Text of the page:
By Ben Clark
Over the past few months, Mike Huckabee has been on an emotional rollercoaster. Once written off as dead for a lack of funds and poor showing in most polls, he made a comeback that eventually resulted in a victory in Iowa. Some went so far as to predict a Huckabee win propelled by decent poll showings in Michigan and South Carolina. Now, however, strapped for cash and plagued by the inability to bring in voters outside of his narrow Evangelical base of support, the Arkansas Governor can merely stand by and watch Republican figures coalesce around the presumed nominee.
So why doesn’t Huckabee just quit? At least he, as opposed to Romney and Giuliani, has a shot of ever being elected to any position in his home state. His name has even been thrown around Arkansas circles as a potential challenger to incumbent Democrat Senator Mark Pryor.
A number of possible answers for why Huckabee is still in the race have been given. Not the least of these is the thought that Huckabee might still believe he has a chance. Assuming not all of Romney’s delegates will gladly jump on the McCain bandwagon, Huckabee may still be able to pull off a few upsets in states with substantial Evangelical voting blocks. However, unless he’s able to branch out and pull in more voting groups, it seems unlikely that Huckabee will be able to do much to help his case at this point.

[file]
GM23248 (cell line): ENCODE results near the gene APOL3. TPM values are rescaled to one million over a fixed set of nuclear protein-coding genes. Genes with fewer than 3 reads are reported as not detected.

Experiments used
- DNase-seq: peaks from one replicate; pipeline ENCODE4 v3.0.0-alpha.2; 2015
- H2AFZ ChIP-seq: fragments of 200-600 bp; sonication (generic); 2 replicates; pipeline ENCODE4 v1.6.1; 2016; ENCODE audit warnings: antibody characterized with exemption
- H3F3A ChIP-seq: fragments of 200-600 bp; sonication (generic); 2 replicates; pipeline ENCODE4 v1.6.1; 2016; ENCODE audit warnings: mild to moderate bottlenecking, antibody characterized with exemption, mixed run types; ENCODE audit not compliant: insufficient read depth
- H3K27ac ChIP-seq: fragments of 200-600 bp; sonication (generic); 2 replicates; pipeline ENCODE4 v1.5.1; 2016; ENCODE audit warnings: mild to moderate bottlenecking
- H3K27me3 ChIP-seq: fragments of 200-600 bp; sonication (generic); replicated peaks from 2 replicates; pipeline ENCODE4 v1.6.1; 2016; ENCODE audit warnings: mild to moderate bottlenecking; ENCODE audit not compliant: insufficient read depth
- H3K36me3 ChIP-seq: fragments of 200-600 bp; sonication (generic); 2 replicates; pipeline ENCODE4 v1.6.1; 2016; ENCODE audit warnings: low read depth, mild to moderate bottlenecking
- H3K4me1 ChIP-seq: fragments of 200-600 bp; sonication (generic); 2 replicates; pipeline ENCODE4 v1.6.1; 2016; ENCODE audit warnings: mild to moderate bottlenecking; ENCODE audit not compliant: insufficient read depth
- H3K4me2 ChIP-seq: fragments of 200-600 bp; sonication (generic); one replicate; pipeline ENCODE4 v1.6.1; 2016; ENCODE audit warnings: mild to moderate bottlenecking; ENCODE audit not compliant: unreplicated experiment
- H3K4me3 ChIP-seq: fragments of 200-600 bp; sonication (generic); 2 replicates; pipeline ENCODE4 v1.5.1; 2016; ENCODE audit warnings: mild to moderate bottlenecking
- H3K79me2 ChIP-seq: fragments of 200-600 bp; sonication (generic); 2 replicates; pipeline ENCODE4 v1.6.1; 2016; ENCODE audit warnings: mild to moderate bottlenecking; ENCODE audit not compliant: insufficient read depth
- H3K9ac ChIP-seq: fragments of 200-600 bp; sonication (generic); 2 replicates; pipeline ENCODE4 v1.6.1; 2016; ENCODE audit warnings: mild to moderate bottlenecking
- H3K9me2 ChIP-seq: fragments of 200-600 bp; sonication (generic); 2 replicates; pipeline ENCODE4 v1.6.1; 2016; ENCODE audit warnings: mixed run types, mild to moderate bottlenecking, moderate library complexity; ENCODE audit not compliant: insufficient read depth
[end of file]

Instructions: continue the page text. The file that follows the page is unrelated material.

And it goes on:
When Mitt Romney was still in the race, some wondered if Huckabee had been offered a VP slot, or possibly a cabinet position, should McCain win the nomination. Huckabee then played the role of a giant-killer, taking down the well-funded Romney in Iowa, and at least threatening to do so again in Michigan. At the very least, he is a more logical choice for VP than Rudy Giuliani, Fred Thompson, or Jeb Bush- all of whom have been listed as potential running mates for a Republican nominee.